Category Archives: George IV

Scandal Abounds in Brocket Hall’s History

The official Brocket Hall website tells us, “Brocket Hall has one of the most intriguing of any of the great houses of Britain. Indeed the scent of scandal can be found in the fabric of the building back to its … Continue reading

Posted in British history, buildings and structures, George IV, Georgian England, Georgian Era, peerage, real life tales, Victorian era, William IV | Tagged , , , , , , | 2 Comments

Special Licences in Regency Era

In 1753, the Hardwick Marriage Act passed, and Georgian couples in England and Wales could choose among three ways to marry: with the reading of the banns, by a common (sometimes referred to as an “ordinary”) licence, and by special … Continue reading

Posted in British history, Church of England, George IV, Georgian England, Georgian Era, Jane Austen, Levirate marriage, Living in the Regency, marriage, marriage customs, marriage licenses, Regency era, Wales | Tagged , , , , , , , , , , | 6 Comments

Catholic Peers in Georgian England

 Over the centuries, the English people saw first Catholicism in favor, which was replaced by Protestantism, to be replaced by Catholicism again, and finally a return to Protestantism. The reigns of Henry VIII and his children brought a time of … Continue reading

Posted in British history, customs and tradiitons, family, George IV, Georgian England, history, Living in the UK, real life tales, royalty, titles of aristocracy | Tagged , , , , , , , , , , | Leave a comment

Catholic/Protestant Marriages During the Regency + the Release of “The Earl Claims His Comfort”

Catholic/ Protestant Weddings During the Regency Era On 25 March 1754, the Hardwicke Act went into effect in England. It was designed to prevent Clandestine Weddings (Read More on Clandestine Weddings HERE) and to force couples marrying in England to … Continue reading

Posted in Black Opal Books, blog hop, book excerpts, book release, British history, Church of England, excerpt, George IV, Georgian England, historical fiction, Ireland, Living in the Regency, marriage, marriage customs, marriage licenses, real life tales, Regency era, Regency personalities, Regency romance, research, romance | Tagged , , , , , , , , , , , , , , , , , | Leave a comment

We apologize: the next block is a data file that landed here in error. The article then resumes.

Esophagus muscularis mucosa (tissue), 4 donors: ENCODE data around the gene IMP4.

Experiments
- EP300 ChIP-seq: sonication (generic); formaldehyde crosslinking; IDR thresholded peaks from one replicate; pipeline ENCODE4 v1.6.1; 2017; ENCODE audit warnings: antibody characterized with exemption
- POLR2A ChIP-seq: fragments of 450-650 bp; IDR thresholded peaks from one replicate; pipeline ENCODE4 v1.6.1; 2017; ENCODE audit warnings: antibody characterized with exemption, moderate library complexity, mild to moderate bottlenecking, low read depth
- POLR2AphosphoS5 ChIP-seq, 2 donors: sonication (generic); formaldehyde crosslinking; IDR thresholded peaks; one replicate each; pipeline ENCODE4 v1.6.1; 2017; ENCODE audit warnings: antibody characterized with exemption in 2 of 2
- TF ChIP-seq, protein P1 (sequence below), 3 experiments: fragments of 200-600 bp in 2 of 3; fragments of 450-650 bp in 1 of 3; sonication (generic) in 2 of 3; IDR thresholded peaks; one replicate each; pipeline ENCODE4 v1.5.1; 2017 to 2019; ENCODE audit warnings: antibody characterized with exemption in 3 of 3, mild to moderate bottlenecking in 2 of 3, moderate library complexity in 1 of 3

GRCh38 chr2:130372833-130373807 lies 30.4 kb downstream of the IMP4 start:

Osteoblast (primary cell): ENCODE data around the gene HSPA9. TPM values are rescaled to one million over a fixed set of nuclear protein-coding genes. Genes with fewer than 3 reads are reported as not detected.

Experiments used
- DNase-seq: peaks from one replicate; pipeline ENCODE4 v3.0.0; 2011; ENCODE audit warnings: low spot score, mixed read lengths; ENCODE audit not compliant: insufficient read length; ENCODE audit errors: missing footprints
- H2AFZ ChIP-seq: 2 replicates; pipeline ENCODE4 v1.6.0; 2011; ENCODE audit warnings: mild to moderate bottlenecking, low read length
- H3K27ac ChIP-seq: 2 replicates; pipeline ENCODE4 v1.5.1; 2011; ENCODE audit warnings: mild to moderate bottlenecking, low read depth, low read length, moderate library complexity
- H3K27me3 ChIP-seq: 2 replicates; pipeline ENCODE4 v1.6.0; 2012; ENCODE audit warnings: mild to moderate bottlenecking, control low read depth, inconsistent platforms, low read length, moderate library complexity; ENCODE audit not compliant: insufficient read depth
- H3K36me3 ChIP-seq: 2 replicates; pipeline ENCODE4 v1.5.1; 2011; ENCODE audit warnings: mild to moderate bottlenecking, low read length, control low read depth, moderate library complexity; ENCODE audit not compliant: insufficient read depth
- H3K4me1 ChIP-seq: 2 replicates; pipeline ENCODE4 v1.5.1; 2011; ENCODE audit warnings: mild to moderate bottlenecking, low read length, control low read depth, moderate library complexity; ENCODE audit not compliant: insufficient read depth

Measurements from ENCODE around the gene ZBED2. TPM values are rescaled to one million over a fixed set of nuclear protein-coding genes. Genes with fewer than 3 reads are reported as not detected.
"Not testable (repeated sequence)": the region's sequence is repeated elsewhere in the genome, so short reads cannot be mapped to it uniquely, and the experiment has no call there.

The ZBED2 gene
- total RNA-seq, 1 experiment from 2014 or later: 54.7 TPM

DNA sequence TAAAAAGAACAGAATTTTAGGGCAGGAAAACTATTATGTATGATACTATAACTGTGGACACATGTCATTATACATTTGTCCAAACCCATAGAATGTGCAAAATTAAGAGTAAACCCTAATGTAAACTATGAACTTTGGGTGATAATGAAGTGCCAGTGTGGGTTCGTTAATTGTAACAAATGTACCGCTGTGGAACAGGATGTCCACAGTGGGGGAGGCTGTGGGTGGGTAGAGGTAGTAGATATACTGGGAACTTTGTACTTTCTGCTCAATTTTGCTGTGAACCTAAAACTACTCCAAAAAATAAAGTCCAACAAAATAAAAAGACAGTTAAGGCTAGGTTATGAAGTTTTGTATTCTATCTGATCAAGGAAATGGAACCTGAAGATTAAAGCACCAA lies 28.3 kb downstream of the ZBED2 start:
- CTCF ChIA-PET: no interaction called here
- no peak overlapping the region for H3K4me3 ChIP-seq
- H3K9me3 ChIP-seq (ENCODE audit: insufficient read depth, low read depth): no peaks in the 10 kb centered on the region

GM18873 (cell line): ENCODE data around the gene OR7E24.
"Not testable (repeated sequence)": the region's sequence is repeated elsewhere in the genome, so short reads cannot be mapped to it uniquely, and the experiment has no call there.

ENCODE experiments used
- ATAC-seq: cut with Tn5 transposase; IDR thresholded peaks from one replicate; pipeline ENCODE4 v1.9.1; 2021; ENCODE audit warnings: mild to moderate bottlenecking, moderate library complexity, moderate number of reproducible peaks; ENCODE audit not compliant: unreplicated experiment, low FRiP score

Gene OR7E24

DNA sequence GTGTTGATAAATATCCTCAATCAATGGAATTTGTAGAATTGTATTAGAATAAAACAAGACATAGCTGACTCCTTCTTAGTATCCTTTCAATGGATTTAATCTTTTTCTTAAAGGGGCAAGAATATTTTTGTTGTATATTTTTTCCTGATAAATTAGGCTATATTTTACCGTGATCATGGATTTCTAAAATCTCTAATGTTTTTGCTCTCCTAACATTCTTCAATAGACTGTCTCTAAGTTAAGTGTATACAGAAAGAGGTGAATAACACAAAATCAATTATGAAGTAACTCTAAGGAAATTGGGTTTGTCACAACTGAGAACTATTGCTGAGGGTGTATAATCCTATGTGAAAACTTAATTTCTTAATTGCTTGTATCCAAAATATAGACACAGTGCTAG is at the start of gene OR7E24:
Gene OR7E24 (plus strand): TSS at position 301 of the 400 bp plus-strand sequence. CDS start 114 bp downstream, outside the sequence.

Jews in King George’s England, a Plot Point in my “Realm” Romance, “A Touch of Love”

Over the years, the “backlash” regarding Georgette Heyer’s depiction of the Jewish faith in Regency England has become better known (See http://vacuousminx.wordpress.com/2011/08/23/jewish-stereotypes-in-georgette-heyers-novels/ and http://vacuousminx.wordpress.com/2011/08/03/authorial-intrusion-and-reader-response-my-georgette-heyer-experience/ for examples of the reported offending passages and the changes the current publisher of Heyer’s works has made … Continue reading

Posted in British history, Church of England, excerpt, George IV, Georgian Era, gothic and paranormal, Great Britain, heroines, historical fiction, Living in the Regency, marriage, military, Napoleonic Wars, political stance, real life tales, Realm series, Regency era, Regency personalities, Regency romance, religion, romance | Tagged , , , , , , , , , | 5 Comments

Arthur Wellesley, the Duke of Wellington, “the Last Great Englishman”

 Sunday, June 18, will be the 202nd Anniversary of the Battle of Waterloo, marking the final defeat of the French military leader and emperor Napoleon Bonaparte. On the English side stood Arthur Wellesley, the Duke of Wellington, an Anglo-Irish soldier … Continue reading

Posted in British history, buildings and structures, George IV, Georgian England, Georgian Era, history, Living in the Regency, Napoleonic Wars, political stance, real life tales, Regency era, Regency personalities, religion, titles of aristocracy, war, world history | Tagged , , , , , , , , , , , | 6 Comments

Bleeding a Patient to Cure Apoplexy in the Regency

In Regency novels, the reader frequently reads of one of the characters suffering an apoplexy. Exactly, what does that mean? Apoplexy (from the Ancient Greek, meaning “a striking away”) is bleeding within internal organs and the accompanying symptoms. For example, ovarian apoplexy is … Continue reading

Posted in Act of Parliament, British history, George IV, Georgian England, Georgian Era, herbs, Living in the Regency | Tagged , , , , | 2 Comments